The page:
The right spirit
The coffee table book, ‘Kumbh Mela: Haridwar', is a welcome peep into the world of sadhus
By the shores of the Ganges Pictures from the book
It is a classic case of faith being held to question by the stereotypes of our society. As a layman, think of the Kumbh Mela and immediately the pictures of ash-smeared sadhus, their hair long and knotted, their beards longer and unkempt, leap to mind.
Think a little more, then the image of Naga sadhus rushing for Shahi Snan strikes the mind. The sadhus are all in nir-vastra, the holiness of the condition being overpowered by an image so derisive, so misleading.
Now, finally, an attempt has been made to right the wrong with a coffee table book, Kumbh Mela: Haridwar. With an introduction by Prem Bhalla, this pictorial exercise is the brainchild of Sanjeev Mehta, a lensman, documentary filmmaker and an adventure enthusiast. Of course, he has a brother-in-arms, Gagan Mehta, for company.
Says Sanjeev, “The idea for this book started with a documentary film I had done way back in 2001 for a German channel. While doing the shooting, I realised there was space for a book on the subject.”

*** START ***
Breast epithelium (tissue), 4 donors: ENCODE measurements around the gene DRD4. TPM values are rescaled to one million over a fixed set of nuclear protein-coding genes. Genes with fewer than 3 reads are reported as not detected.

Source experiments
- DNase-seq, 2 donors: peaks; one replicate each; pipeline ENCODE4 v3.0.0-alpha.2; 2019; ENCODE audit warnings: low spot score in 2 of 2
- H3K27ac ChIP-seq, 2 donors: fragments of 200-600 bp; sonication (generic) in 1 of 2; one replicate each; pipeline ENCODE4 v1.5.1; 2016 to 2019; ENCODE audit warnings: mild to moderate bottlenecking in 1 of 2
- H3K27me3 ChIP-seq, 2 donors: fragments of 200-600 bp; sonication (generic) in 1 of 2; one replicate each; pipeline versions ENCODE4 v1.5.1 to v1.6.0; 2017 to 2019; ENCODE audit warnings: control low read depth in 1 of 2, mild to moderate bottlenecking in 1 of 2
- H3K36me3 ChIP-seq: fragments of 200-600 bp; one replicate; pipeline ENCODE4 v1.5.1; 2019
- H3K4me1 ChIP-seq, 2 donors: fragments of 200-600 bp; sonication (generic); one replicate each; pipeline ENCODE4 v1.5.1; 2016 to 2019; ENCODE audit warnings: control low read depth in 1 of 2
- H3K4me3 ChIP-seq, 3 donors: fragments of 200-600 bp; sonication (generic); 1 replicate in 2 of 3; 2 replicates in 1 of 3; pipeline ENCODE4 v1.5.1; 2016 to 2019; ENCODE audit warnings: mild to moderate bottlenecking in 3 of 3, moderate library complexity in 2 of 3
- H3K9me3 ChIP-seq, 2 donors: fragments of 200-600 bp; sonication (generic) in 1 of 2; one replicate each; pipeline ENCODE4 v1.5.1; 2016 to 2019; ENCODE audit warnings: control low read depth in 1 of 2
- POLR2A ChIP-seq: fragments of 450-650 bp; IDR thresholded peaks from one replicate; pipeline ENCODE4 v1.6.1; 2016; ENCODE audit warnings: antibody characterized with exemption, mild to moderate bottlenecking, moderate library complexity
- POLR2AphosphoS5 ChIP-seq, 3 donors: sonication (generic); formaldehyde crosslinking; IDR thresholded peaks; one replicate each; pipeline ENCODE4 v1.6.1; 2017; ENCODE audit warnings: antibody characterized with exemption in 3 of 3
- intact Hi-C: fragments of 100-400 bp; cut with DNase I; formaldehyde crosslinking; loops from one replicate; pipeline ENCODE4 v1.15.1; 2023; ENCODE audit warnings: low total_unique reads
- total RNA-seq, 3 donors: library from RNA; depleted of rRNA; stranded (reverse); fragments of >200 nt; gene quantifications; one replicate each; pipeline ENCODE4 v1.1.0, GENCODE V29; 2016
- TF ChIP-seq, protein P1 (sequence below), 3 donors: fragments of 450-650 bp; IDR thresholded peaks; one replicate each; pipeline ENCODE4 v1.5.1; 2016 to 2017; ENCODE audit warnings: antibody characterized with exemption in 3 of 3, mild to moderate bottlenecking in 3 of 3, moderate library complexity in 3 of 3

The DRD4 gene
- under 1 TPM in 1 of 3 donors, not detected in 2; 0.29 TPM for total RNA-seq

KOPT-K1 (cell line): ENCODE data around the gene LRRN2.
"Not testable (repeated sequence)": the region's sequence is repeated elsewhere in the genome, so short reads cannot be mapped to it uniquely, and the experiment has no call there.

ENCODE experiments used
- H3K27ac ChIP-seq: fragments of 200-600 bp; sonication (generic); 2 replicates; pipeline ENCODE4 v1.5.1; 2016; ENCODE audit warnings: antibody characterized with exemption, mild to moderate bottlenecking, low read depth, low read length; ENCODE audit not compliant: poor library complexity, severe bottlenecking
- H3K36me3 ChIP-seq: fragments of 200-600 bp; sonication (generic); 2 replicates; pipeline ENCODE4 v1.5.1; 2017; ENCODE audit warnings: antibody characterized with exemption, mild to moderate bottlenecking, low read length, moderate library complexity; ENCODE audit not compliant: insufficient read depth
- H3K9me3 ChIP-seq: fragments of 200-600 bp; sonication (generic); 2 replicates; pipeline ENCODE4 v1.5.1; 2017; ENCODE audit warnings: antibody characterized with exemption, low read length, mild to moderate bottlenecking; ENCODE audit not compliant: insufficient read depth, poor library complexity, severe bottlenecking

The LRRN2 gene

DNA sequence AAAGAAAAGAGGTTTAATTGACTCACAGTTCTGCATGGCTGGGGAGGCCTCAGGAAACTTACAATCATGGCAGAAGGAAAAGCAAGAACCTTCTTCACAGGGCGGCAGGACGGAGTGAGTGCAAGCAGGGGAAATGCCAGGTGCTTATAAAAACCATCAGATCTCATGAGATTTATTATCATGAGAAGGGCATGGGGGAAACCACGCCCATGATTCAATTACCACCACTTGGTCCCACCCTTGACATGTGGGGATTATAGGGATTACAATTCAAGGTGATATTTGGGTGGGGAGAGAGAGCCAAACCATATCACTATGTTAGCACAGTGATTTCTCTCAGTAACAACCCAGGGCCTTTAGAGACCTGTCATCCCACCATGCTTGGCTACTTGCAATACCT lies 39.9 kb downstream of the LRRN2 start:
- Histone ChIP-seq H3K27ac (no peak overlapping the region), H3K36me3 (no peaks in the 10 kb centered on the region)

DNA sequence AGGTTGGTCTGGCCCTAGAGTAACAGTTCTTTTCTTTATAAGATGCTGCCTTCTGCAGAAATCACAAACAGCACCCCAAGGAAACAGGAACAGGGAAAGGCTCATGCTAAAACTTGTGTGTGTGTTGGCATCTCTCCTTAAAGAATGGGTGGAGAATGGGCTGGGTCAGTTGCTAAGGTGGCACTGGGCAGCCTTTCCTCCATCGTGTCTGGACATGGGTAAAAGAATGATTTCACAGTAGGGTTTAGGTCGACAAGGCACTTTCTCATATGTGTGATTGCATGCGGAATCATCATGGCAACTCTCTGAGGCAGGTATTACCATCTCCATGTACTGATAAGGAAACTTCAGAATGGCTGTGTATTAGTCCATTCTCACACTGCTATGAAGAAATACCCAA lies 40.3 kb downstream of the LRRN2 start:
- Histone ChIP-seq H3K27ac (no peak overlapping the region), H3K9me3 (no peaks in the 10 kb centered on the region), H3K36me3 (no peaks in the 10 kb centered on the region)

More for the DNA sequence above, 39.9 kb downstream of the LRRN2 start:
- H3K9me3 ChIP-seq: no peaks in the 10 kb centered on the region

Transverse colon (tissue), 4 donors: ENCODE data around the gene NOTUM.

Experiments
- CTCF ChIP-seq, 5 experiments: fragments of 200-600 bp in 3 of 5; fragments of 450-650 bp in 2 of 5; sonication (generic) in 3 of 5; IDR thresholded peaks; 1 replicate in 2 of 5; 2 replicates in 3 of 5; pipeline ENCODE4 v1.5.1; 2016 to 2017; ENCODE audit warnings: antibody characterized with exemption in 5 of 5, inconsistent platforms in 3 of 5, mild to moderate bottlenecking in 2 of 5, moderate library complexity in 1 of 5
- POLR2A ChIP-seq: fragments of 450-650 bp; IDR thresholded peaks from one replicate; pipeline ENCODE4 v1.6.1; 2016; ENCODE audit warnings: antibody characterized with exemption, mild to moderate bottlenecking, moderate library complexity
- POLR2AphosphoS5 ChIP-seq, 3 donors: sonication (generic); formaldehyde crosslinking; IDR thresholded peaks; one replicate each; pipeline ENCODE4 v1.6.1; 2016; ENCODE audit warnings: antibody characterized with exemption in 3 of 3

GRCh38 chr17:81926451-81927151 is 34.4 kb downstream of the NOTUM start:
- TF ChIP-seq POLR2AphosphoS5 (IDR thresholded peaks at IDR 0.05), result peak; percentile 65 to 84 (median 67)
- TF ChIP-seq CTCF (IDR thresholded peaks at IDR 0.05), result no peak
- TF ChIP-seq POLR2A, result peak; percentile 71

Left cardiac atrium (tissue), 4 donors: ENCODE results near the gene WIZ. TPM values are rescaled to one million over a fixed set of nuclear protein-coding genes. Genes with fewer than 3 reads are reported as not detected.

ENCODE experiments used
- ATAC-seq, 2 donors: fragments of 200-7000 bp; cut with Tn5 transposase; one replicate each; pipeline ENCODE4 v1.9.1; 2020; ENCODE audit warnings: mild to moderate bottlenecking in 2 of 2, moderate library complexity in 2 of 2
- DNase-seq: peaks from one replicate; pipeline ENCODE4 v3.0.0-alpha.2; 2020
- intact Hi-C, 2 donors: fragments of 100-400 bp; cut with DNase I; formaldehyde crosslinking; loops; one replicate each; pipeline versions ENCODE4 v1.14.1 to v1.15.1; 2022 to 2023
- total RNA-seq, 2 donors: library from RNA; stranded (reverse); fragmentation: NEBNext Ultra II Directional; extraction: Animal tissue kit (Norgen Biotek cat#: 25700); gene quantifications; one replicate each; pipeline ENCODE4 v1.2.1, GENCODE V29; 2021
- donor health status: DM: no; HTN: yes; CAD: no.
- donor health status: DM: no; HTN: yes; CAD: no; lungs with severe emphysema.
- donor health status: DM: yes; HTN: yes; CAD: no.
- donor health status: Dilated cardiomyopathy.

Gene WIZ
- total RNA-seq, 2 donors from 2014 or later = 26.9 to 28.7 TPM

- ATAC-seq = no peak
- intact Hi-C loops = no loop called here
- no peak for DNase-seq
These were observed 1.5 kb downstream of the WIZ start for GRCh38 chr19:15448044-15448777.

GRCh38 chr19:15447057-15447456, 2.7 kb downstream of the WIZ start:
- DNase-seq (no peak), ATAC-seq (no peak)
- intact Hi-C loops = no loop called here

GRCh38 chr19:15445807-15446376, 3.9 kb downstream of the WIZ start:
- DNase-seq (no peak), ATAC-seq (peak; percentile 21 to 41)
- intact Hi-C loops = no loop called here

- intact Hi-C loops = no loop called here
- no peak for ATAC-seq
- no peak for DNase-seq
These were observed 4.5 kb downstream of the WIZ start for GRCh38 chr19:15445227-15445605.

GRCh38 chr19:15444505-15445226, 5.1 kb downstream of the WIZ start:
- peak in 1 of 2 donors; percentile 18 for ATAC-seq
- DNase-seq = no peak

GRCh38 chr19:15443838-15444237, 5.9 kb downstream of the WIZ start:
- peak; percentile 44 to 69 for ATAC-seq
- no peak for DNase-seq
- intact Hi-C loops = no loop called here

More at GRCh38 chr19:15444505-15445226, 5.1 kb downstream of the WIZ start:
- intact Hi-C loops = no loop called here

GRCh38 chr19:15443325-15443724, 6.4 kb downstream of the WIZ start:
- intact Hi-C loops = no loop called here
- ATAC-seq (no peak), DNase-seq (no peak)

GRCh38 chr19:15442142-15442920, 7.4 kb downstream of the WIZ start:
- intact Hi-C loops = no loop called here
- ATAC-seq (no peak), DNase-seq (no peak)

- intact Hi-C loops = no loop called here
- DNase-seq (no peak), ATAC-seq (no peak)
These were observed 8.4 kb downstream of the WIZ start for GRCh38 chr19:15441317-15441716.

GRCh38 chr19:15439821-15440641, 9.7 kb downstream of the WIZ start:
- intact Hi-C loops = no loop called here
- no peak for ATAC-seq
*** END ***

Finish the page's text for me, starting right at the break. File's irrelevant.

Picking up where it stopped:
That “space” has now been occupied by a 120-page book that aims to take the reader through a pictorial tour of Kumbh Mela.
Of course, there are photos of Naga Sadhus, their akhara gatherings, their unique ways of worship, the famous linga kriya and the like. But look a little deeper, the book is also about the common man.
Gagan points out the reason why they chose the spelling ‘Haridwar' and not ‘Hardwar', “Haridwar is the gateway to Badrinath. When the British realised its importance, they could not get the pronunciation right. Thus Hari-dwar became Hardwar!” That is fine, but isn't the book guilty of perpetuating the same stereotypes about Naga sadhus that it seeks to clear?
“The book is meant for those who don't stay in Haridwar or those who know nothing about Kumbh Mela. As for trying to capitalise on the nudity aspect to sell the book, you have to see it from the eyes of a believer. “People come to get the blessings of the sadhus because they otherwise stay in caves and forests.
They are Saiv bhakts who are detached from all pleasures. They are called the ‘Army of the Gods',” says Sanjeev. Gagan adds that the book has unique exotic value. “We want to tell the West that our culture is alive. We want to project our mythology.” Sanjeev adds, “The book is meant for those who want to experience the Mela without having visited it.”
Sanjeev is next planning a feature film on the Allahabad Kumbh Mela.
ZIYA US SALAM
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